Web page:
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Adv Exp Med Biol. 2011;701:61-7. doi: 10.1007/978-1-4419-7756-4_9.

Cerebral oxygenation of the cortex and striatum following normobaric hyperoxia and mild hypoxia in rats by EPR oximetry using multi-probe implantable resonators.

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  • 1EPR Center for Viable Systems, Department of Diagnostic Radiology, Dartmouth Medical School, Hanover, NH 03755, USA. huagang.hou@Dartmouth.edu

Abstract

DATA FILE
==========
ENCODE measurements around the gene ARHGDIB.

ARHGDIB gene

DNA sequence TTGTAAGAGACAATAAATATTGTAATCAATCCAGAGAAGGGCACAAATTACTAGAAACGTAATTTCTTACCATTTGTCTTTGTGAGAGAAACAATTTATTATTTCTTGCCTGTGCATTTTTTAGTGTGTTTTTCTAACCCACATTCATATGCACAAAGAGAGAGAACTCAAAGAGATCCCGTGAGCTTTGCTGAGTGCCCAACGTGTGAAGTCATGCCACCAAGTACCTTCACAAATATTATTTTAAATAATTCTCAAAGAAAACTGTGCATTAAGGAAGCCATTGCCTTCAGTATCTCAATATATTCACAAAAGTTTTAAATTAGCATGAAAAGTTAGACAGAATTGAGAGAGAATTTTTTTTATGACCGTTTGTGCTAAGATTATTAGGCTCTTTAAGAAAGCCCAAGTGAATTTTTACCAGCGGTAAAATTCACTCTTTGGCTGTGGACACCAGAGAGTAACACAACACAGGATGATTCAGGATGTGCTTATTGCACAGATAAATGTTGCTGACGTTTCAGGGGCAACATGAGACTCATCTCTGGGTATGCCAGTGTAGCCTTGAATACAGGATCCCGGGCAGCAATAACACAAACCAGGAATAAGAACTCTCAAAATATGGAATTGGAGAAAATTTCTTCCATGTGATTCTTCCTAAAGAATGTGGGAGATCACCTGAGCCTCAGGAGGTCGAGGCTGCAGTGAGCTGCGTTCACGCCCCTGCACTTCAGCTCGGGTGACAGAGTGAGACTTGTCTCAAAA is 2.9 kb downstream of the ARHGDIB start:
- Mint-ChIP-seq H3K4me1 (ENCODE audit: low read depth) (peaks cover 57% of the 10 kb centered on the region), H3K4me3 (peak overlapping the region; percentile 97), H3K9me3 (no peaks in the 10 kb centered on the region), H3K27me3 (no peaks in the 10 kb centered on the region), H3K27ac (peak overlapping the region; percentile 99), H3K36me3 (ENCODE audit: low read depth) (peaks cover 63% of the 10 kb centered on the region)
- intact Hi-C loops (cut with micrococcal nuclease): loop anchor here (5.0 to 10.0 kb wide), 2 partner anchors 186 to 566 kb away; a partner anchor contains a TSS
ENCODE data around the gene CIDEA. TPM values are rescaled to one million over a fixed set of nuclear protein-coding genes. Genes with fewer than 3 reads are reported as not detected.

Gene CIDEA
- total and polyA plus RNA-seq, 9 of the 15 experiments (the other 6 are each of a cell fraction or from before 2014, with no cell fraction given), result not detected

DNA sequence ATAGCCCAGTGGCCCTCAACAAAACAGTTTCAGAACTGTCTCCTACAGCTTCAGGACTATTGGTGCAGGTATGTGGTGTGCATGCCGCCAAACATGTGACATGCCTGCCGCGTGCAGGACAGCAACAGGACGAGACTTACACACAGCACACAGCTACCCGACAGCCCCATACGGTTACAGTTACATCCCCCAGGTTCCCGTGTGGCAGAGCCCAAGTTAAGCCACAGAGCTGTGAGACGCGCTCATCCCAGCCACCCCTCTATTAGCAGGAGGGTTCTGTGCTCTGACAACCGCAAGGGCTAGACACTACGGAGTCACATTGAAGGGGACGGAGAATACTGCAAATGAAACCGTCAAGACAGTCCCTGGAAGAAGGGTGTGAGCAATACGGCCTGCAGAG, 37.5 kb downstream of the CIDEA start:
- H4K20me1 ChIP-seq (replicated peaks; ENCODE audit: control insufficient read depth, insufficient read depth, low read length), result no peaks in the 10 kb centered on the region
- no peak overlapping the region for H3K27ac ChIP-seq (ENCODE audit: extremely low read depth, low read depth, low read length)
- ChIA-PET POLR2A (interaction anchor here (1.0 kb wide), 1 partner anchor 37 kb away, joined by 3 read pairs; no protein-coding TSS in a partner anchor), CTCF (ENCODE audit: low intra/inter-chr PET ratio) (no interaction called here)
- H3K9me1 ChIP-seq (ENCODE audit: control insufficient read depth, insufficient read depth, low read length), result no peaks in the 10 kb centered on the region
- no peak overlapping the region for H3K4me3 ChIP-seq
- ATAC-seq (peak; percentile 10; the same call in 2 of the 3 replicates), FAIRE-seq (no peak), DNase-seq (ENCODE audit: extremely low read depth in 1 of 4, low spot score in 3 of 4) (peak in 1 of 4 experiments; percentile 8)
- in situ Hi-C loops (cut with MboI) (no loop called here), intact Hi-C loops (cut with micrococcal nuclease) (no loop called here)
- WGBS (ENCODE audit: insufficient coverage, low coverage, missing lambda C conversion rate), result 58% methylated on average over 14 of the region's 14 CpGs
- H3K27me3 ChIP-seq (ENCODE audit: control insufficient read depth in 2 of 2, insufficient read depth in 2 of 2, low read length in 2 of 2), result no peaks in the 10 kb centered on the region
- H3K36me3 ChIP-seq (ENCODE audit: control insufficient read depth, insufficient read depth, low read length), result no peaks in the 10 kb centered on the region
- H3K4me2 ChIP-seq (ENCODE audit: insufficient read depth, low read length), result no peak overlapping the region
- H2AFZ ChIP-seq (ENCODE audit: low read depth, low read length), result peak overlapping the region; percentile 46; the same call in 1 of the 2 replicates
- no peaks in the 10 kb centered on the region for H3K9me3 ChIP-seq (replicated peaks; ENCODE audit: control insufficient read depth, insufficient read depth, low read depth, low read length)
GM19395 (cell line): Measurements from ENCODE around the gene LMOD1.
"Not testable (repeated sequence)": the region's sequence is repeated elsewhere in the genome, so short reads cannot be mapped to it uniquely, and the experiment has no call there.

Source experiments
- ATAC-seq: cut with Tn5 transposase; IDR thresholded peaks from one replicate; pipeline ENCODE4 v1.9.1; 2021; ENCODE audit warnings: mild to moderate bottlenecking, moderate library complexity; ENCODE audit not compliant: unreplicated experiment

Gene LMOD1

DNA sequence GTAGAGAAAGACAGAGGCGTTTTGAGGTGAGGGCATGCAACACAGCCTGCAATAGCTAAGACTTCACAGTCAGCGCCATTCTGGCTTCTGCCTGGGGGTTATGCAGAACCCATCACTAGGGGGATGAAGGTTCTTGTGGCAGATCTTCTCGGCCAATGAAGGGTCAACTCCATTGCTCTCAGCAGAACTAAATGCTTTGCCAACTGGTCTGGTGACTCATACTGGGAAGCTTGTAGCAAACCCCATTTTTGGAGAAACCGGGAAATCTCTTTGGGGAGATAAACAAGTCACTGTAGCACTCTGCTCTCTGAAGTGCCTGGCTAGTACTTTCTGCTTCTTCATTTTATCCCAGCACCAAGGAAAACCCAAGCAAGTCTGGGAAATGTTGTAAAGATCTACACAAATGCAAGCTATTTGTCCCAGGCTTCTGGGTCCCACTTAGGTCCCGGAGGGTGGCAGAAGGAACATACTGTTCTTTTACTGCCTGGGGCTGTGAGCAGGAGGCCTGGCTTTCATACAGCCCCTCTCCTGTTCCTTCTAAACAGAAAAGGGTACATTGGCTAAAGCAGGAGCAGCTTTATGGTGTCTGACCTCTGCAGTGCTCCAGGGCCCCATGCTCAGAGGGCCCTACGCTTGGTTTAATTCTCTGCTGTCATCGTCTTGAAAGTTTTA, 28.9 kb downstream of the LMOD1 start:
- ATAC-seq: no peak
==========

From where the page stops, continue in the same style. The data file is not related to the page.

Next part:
Multi-site electron paramagnetic resonance (EPR) oximetry, using multi-probe implantable resonators, was used to measure the partial pressure of oxygen (pO(2)) in the brains of rats following normobaric hyperoxia and mild hypoxia. The cerebral tissue pO(2) was measured simultaneously in the cerebral cortex and striatum in the same rats before, during, and after normobaric hyperoxia and mild hypoxia challenges. The mean baseline tissue pO(2) values were not significantly different between the cortex and striatum.During 30 min of 100% O(2) inhalation, a statistically significant increase in tissue pO(2) of all four sites was observed, however, the tissue pO(2) of the striatum area was significantly higher than in the forelimb area of the cortex. Brain pO(2) significantly decreased from the baseline value during 15 min of 15% O(2) challenge.No differences in the recovery of the cerebral cortex and striatum pO(2) were observed when the rats were allowed to breathe 30% O(2). It appears that EPR oximetry using implantable resonators can provide information on pO(2) under the experimental conditions needed for such a study. The levels of pO(2) that occurred in these experiments are readily resolvable by multi-site EPR oximetry with multi-probe resonators. In addition, the ability to simultaneously measure the pO(2) in several areas of the brain provides important information that could potentially help differentiate the pO(2) changes that can occur due to global or local mechanisms.

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